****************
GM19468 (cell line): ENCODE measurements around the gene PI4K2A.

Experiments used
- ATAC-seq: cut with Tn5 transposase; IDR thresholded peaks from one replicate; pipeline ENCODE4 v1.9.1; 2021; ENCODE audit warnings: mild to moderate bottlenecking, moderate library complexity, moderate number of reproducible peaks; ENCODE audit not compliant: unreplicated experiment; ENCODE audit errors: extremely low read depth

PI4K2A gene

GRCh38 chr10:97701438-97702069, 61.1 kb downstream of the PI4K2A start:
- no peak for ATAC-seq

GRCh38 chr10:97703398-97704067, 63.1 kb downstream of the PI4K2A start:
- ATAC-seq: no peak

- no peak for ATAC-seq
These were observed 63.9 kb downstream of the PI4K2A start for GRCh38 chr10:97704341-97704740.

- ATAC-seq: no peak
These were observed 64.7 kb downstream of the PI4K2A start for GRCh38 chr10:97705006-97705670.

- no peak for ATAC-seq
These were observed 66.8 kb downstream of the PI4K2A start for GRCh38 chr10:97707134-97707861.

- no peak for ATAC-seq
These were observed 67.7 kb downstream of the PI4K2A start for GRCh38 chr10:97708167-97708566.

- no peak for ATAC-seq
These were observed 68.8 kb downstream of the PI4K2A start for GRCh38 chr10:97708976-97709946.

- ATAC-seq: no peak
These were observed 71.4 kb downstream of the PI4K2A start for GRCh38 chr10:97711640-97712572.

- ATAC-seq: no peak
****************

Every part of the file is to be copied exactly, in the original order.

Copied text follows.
GM19468 (cell line): ENCODE measurements around the gene PI4K2A.

Experiments used
- ATAC-seq: cut with Tn5 transposase; IDR thresholded peaks from one replicate; pipeline ENCODE4 v1.9.1; 2021; ENCODE audit warnings: mild to moderate bottlenecking, moderate library complexity, moderate number of reproducible peaks; ENCODE audit not compliant: unreplicated experiment; ENCODE audit errors: extremely low read depth

PI4K2A gene

GRCh38 chr10:97701438-97702069, 61.1 kb downstream of the PI4K2A start:
- no peak for ATAC-seq

GRCh38 chr10:97703398-97704067, 63.1 kb downstream of the PI4K2A start:
- ATAC-seq: no peak

- no peak for ATAC-seq
These were observed 63.9 kb downstream of the PI4K2A start for GRCh38 chr10:97704341-97704740.

- ATAC-seq: no peak
These were observed 64.7 kb downstream of the PI4K2A start for GRCh38 chr10:97705006-97705670.

- no peak for ATAC-seq
These were observed 66.8 kb downstream of the PI4K2A start for GRCh38 chr10:97707134-97707861.

- no peak for ATAC-seq
These were observed 67.7 kb downstream of the PI4K2A start for GRCh38 chr10:97708167-97708566.

- no peak for ATAC-seq
These were observed 68.8 kb downstream of the PI4K2A start for GRCh38 chr10:97708976-97709946.

- ATAC-seq: no peak
These were observed 71.4 kb downstream of the PI4K2A start for GRCh38 chr10:97711640-97712572.

- ATAC-seq: no peak